June 22, 2016, by Lindsay Brooke
The importance and consequences of colliding galaxies
Five hundred astronomers will gather in Nottingham at the end of June for the Royal Astronomical Society’s annual National Astronomy Meeting – #NAM2016. The UK’s biggest astronomy meeting takes place this year at The University of Nottingham’s Jubilee Campus for one week from the 27 June to the 1 July. In the run up to this prestigious event we are producing a series of blogs featuring some of the astronomy research being carried out at the University.
The School of Physics and Astronomy conducts world class research on the topic of galaxies and their evolution over time. Accompanying the academics and post-doctoral research associates are a contingent of PhD students pushing the boundaries of knowledge.
Carl Mundy is a final year PhD student in the School of Physics and Astronomy. He is investigating the merging histories of galaxies using observations of patches of sky which unveil galaxies that existed when the Universe was just 13% its current age. He is also chairing a session at #NAM2016 on the topic of galaxy mergers. Here’s his explanation of the work he’s doing and what ‘galaxy mergers’ are.
Galaxies are tightly bound collections of billions of stars and unthinkable amounts of dust that pepper the four dimensions of space and time. Our own galaxy, the Milky Way, is just one of the estimated one hundred billion galaxies that call the observable Universe home. In just under one hundred years astronomers have observed a veritable zoo of galaxies with all different shapes, sizes and colours stretching almost as far back as the birth of the Universe itself nearly 14 billion years ago. American astronomer Edwin Hubble, for whom the eponymous space telescope is named, was one of the first people to catalogue this staggering variety in 1926. Peering through the Hooker Telescope, the world’s largest in its time, Hubble observed red, elliptical galaxies as well as grand, gem-speckled blue spiral galaxies and all types in-between. This variety is still known today as the ‘Hubble Sequence’ of galaxies and is used by amateur and professional astronomers alike to define the shapes (morphologies) of galaxies.
One particular type of galaxy that Hubble, and countless others since, noticed were peculiar, irregularly-shaped galaxies. These rare objects do not fit into the tidy classifications (spiral, lenticular or elliptical) proposed by Hubble. One famous example of an irregular galaxy is NGC 520 — also known as Arp 157 — which, like the vast majority of irregular galaxies, is the violent result of a cosmic collision between two galaxies far back in time. Merging galaxies like this present often spectacular fodder for astronomers but are thankfully rare events. This rareity, however, has meant that astronomers have only just begun to unravel their role in the grander picture of galaxy evolution — i.e. how galaxies change through time. The importance and consequences of galaxy mergers is one of the most important questions in modern astronomy.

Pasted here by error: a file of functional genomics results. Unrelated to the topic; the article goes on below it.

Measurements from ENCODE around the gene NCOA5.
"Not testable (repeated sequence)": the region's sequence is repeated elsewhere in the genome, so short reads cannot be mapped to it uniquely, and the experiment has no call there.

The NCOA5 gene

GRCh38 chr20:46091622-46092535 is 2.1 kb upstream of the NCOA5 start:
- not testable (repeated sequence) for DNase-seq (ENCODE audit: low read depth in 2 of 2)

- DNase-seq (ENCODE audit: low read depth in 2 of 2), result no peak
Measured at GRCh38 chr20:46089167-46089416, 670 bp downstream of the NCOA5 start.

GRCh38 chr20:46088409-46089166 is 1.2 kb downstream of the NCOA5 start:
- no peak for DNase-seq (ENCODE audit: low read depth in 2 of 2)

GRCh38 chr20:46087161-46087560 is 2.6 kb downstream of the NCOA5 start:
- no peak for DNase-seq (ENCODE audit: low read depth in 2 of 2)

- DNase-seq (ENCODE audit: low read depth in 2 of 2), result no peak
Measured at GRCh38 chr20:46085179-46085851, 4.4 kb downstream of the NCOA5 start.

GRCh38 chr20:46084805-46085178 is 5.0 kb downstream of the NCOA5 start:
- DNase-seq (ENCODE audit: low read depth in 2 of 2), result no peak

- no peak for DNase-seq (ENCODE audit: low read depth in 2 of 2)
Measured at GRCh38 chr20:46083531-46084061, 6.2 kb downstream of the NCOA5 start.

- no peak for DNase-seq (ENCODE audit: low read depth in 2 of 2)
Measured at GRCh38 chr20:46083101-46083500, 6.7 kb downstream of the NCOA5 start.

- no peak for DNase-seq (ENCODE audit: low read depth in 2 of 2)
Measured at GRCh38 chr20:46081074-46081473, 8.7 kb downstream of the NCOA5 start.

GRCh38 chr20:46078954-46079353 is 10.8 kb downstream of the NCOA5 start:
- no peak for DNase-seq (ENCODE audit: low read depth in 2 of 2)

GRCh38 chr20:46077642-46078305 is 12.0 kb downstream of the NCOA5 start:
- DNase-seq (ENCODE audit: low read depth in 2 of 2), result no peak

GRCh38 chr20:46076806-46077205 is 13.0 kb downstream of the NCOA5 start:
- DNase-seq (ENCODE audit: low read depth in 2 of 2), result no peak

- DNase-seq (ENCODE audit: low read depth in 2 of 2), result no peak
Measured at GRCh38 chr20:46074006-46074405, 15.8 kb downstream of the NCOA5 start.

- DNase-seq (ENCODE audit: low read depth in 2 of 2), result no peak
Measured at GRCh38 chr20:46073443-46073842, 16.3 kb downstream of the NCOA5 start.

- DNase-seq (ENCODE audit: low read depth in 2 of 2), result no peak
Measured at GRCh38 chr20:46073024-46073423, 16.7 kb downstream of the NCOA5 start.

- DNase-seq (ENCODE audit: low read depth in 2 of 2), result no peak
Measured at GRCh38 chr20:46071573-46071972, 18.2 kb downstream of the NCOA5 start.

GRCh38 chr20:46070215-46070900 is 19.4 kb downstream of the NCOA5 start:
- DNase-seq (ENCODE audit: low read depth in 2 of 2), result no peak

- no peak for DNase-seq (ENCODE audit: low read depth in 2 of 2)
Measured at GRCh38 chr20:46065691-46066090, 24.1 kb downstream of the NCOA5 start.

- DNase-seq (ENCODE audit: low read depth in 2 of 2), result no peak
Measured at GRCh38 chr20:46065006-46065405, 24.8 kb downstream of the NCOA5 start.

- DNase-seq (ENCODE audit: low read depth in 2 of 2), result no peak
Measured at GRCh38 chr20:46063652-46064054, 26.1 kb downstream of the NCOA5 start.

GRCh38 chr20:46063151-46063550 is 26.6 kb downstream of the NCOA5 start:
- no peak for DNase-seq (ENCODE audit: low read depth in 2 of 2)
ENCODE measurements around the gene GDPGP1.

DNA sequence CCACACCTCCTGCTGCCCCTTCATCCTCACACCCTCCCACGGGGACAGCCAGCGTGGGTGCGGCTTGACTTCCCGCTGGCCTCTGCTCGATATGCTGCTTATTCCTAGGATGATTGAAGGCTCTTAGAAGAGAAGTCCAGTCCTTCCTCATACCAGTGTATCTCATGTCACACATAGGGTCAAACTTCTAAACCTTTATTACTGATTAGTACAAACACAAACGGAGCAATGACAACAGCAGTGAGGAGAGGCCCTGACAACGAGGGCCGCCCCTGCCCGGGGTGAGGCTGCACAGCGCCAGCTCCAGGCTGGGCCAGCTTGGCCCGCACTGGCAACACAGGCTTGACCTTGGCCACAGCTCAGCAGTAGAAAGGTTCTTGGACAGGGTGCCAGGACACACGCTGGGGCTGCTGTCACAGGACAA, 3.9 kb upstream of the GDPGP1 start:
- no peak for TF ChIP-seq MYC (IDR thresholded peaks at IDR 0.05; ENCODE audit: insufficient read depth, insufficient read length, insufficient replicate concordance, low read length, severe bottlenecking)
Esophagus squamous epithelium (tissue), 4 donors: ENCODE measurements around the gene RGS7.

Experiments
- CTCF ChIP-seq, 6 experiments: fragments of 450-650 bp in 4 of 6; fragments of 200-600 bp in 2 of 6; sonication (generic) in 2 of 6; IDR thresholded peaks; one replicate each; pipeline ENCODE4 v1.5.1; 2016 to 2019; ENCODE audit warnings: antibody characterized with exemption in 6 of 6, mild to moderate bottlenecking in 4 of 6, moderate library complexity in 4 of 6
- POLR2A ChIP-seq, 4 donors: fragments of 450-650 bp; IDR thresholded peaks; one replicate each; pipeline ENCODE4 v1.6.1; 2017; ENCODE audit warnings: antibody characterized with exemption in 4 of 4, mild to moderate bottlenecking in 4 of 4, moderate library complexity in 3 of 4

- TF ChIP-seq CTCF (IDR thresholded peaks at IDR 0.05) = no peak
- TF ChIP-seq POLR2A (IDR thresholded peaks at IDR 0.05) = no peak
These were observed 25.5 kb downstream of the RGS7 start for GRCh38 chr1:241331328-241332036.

Through decades of observations and simulations astronomers have discovered surprising ways in which mergers impact galaxies. The most obvious impact is the increase in the (stellar) mass of a galaxy. When two galaxies collide the result is one galaxy with a mass equal to the sum of the two (or more) that forged it. Additionally, two colliding spiral galaxies can be transformed into a puffy and red elliptical galaxy given the right conditions and enough time. The act of merging is also found to destroy the resulting galaxy’s ability to birth new stars. On the other hand it has also been seen that the brief, flirtatious period before coallescence can spark a photogenic spell of star formation often accompanied by arcing tails of stars, gas and dust.
To make matters even more convoluted, very different fates await galaxies merging that possess very different masses. A situation in which one of the two galaxies is much less massive than the other means the smaller object is simply and quite unspectacularly absorbed into the larger one. These types of events are usually called minor mergers. The Milky Way is currently thought to have cannibalised small galaxies in this fashion in the past, and is expected to suffer a catastrophic major merger (where both galaxies are of similar masses/sizes) with its nearest neighbour — the Andromeda Galaxy — in a few billion years time. It is fair to say that galaxy mergers are a vibrant area of active study but are still poorly understood drivers of galaxy evolution. Understanding galaxy mergers and their impact on star formation and the shapes and sizes of galaxies drives many astronomers around the UK, and indeed the world. There will be several sessions at the National Astronomy Meeting (NAM) 2016 dedicated to the progress made in this exciting research area.
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